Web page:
“Soon we’ll reach the shining river,
Soon our pilgrimage will cease;
Soon our happy hearts will quiver,
With the melody of peace.”
It was the last stanza of the last hymn sung at his memorial service. It was chosen because his wife had once said to him “If I go first, I’ll meet you at the river.”
Her words would prove prophetic. She was killed in a car accident. Many years would go by, but now, as the congregation sang this melancholy hymn, I could envision him walking along the banks of the river and, sure enuf’, there he’d find her.
Happy words to the hymn certainly. What a reunion. Together again.
But as the others sang, tears streaked down my face. And, again, I had forgotten my handkerchief.
I have since placed a whole handful of handkerchiefs in the glove compartment where I’d never needed them before because my wife was always there with me.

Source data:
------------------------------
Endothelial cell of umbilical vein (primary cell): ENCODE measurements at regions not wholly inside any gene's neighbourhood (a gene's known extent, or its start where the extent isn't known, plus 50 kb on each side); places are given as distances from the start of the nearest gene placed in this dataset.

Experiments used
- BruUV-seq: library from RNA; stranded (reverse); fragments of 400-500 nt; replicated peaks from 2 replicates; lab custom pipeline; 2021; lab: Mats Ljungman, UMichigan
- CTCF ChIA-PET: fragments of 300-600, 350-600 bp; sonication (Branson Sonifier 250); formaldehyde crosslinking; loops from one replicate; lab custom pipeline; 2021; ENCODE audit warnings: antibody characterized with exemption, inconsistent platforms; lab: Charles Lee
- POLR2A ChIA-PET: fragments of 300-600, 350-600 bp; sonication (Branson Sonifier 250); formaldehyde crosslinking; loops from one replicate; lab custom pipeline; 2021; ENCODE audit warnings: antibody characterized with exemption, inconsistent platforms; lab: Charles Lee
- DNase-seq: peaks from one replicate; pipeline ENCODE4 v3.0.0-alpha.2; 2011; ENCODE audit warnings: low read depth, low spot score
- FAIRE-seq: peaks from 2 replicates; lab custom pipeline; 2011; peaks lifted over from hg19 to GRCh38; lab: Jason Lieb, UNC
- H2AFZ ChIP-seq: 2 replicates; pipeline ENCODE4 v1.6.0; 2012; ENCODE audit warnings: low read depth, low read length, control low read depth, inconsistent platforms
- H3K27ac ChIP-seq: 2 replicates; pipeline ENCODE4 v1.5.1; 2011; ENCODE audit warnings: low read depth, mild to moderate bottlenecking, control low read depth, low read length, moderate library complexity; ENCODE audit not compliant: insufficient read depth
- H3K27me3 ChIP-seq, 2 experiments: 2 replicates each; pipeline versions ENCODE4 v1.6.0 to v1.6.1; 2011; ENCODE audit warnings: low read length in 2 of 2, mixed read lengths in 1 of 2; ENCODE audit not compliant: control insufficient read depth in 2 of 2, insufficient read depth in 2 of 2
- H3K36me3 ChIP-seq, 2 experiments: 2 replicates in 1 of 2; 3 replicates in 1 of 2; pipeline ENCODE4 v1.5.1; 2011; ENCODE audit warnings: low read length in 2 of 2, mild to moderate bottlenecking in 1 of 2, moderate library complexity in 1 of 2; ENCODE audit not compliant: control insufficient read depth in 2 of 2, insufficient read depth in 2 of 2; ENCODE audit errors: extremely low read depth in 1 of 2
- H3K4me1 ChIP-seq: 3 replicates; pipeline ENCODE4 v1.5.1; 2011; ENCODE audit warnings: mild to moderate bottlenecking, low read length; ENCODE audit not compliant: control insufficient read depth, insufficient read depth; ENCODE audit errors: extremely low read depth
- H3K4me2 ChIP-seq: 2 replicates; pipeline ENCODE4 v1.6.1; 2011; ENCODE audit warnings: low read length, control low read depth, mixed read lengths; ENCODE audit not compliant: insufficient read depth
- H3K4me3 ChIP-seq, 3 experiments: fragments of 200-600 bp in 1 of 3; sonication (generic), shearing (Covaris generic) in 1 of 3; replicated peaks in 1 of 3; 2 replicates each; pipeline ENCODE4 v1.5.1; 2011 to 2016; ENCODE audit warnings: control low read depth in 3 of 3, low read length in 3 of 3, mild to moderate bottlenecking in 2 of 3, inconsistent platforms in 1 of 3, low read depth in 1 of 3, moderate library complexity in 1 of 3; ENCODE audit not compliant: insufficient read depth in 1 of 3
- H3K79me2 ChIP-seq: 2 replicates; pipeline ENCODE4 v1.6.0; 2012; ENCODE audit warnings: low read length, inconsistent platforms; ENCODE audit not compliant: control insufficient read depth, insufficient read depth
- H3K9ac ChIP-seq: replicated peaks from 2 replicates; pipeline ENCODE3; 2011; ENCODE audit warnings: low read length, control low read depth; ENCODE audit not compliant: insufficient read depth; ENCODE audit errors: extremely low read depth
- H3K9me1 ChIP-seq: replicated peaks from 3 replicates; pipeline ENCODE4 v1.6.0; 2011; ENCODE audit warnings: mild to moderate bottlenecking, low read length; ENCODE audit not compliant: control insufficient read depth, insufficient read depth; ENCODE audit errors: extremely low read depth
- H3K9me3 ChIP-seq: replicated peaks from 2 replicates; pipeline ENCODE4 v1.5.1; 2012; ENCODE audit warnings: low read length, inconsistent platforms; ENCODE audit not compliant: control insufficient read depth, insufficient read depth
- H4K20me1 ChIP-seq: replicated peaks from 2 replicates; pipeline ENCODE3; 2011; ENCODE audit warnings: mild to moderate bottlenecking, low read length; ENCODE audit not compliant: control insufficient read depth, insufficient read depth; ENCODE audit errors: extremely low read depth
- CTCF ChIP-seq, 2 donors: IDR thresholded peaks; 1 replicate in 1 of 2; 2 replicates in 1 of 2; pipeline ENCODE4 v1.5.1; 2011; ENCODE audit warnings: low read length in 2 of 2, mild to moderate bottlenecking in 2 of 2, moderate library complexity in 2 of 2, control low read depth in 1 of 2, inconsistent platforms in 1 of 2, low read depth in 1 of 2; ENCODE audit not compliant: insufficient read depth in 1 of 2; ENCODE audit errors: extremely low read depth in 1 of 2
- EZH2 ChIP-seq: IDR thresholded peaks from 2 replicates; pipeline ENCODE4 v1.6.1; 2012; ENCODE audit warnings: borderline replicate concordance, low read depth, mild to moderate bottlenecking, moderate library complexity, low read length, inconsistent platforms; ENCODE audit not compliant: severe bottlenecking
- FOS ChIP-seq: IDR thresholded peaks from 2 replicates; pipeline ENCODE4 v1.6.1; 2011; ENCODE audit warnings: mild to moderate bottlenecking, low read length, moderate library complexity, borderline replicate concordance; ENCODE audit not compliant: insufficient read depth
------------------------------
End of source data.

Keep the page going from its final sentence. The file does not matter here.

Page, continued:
But now she too is gone.
Ironically our honeymoon, fifty years ago, was to a river far beyond the border north into Canada. We’d tried fishing the lake without success but then learned from the homesteading family way out there in the backwoods, a long ways from anywhere, that in order to catch fish you had to walk down the middle of the river that served as the outlet to the lake.
We did. We stumbled and slid on the slippery rocks. We laughed, pulling one another up from having fallen. Soaking wet we continued on, snagging our lines occasionally in the branches of the overhanging trees.
And we caught our dinner.
And I’ve been forever thankful that we caught one another.
One of the closing lines from the film “A River Runs Through It” directed by Robert Redford, is what anymore describes me now:
“I am haunted by waters.”